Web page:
Background: There is consensus that medical schools have a duty to educate students about social determinants of health (SDOH) and equip them with skills required to ameliorate health disparities. Although the National Academy of Medicine (NAM) urged the development of experiential long term programs, teaching is usually conducted in the pre-clinical years or as voluntary courses. ETGAR a required health disparities course, based on the social ecological model, was initiated to answer the NAM call. This study aimed to ascertain the course impact on students learning of SDOH and health disparities. Methods: Students during their first clinical year cared for four patients in their transition from hospital back home, one patient in each internal medicine, surgery, pediatrics and obstetrics/gynecology rotation. The students home-visited their patients after meeting them in hospital and preparing a plain language discharge letter. Training session prior to the course, a tutorial in each rotation, and structured feedback gave the educational envelope. Mixed methodology was employed to evaluate the course impact. Quantitative data collected by students during the home-visit: patients’ characteristics and quality and safety of the transition back home using the Medication Discrepancy Tool and Care Transition Measure questionnaire. Stakeholders’ views were collected via interviews and focus groups with students representing all affiliated hospitals, and interviews with heads of departments most involved in the course. Results: Three hundred six students in three academic years, between October 2016–July 2019, completed home visits for 485 disadvantaged patients with improvement in patients’ knowledge of their treatment (3.2 (0.96) vs 3.8 (0.57), Z = -7.12, p <.0001) and identification of medication discrepancies in 42% of visits. Four themes emerged from the qualitative analysis: contribution to learning, experience-based learning, professional identity formation, and course implementation. Conclusions: ETGAR was perceived to complement hospital-based learning, making students witness the interaction between patients’ circumstances and health and exposing them to four patients’ environment levels. It provided a didactic framework for promoting awareness to SDOH and tools and behaviors required to ameliorate their impact on health and health disparities. The course combined communication and community learning into traditionally bio-medical clinical years and serves as a model for how social-ecology approaches can be integrated into the curriculum.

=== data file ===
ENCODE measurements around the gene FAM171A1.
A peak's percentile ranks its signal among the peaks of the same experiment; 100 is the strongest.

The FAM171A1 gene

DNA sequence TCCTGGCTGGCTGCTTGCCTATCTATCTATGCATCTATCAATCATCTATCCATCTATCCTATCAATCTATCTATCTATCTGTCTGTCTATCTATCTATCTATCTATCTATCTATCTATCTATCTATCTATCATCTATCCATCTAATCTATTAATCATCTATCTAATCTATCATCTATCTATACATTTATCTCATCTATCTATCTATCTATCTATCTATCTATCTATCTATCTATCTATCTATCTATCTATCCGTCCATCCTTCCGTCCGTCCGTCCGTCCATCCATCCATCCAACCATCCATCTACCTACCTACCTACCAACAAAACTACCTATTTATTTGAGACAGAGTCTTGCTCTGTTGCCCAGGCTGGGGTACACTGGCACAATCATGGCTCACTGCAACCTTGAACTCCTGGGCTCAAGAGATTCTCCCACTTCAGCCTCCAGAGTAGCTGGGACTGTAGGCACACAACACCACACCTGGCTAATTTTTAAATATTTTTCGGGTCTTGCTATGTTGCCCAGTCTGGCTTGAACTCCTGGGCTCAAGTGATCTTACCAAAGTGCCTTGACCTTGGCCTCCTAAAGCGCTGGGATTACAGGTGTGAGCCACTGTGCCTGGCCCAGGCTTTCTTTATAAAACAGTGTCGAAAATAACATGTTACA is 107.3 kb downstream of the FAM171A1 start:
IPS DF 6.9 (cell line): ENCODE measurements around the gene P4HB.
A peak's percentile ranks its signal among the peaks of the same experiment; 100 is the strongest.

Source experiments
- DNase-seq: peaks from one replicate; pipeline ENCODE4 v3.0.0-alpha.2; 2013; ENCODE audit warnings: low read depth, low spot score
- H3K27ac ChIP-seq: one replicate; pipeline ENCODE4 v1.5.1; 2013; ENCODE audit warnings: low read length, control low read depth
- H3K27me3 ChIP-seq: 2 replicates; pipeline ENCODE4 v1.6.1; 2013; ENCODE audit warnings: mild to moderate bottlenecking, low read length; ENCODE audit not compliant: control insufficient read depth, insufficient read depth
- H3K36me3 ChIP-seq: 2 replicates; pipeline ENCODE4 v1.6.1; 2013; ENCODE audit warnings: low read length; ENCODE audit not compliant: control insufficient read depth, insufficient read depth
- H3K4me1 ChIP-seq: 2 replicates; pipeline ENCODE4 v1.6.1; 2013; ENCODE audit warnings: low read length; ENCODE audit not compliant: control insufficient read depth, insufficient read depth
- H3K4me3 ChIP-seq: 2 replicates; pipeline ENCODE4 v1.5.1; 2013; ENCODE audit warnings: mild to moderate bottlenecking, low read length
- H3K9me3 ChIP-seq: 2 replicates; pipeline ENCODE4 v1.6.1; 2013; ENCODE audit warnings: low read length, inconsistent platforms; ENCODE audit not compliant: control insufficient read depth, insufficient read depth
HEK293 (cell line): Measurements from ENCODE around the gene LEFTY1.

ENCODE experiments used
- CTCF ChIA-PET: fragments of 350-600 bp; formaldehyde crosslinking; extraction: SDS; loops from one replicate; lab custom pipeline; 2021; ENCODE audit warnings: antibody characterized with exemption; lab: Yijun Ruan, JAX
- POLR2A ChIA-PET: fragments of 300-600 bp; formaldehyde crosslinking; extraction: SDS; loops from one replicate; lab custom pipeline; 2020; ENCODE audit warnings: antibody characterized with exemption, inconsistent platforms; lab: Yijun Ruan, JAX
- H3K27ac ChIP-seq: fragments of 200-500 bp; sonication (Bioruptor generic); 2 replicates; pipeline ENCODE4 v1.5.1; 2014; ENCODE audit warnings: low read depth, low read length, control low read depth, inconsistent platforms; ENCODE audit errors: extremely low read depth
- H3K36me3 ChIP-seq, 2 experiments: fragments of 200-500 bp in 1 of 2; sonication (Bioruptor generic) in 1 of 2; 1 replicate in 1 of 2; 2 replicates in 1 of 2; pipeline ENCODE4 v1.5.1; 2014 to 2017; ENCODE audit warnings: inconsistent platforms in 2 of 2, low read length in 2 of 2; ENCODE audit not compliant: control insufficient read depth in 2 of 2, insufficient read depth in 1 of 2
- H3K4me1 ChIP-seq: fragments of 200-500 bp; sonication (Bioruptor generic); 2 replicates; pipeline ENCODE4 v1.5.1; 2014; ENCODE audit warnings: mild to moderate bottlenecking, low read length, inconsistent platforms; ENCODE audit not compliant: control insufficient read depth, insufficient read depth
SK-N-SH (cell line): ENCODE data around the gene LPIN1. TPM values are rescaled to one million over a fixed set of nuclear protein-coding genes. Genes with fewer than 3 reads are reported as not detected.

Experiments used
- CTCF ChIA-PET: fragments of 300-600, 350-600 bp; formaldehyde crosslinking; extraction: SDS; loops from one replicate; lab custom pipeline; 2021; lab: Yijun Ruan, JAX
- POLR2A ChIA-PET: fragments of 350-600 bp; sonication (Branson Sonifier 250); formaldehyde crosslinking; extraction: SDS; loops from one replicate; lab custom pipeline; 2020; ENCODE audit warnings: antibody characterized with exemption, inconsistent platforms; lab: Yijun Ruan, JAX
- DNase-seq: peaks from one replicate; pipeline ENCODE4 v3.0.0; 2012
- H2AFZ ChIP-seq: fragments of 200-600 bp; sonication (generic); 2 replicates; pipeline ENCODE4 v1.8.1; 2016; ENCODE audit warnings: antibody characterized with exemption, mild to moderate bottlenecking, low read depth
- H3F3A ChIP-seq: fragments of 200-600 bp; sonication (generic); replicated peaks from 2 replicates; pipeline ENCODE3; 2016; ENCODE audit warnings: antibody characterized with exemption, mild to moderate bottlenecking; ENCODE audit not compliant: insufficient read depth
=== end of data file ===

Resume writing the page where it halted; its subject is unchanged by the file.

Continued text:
|Journal||BMC Medical Education|
|State||Published - Dec 2022|
Bibliographical noteFunding Information:
This research was funded by grants from the Planning and Budgeting Committee (PBC) of the Israeli Council for Higher Education (CHE), and by the Israeli National Institute of Health Policy Research [grant number 2016/87/R].
© 2022, The Author(s).
- Experiential learning
- Healthcare disparities
- Home visit
- Pre-graduate medical education
- Social determinants of health
- Social ecology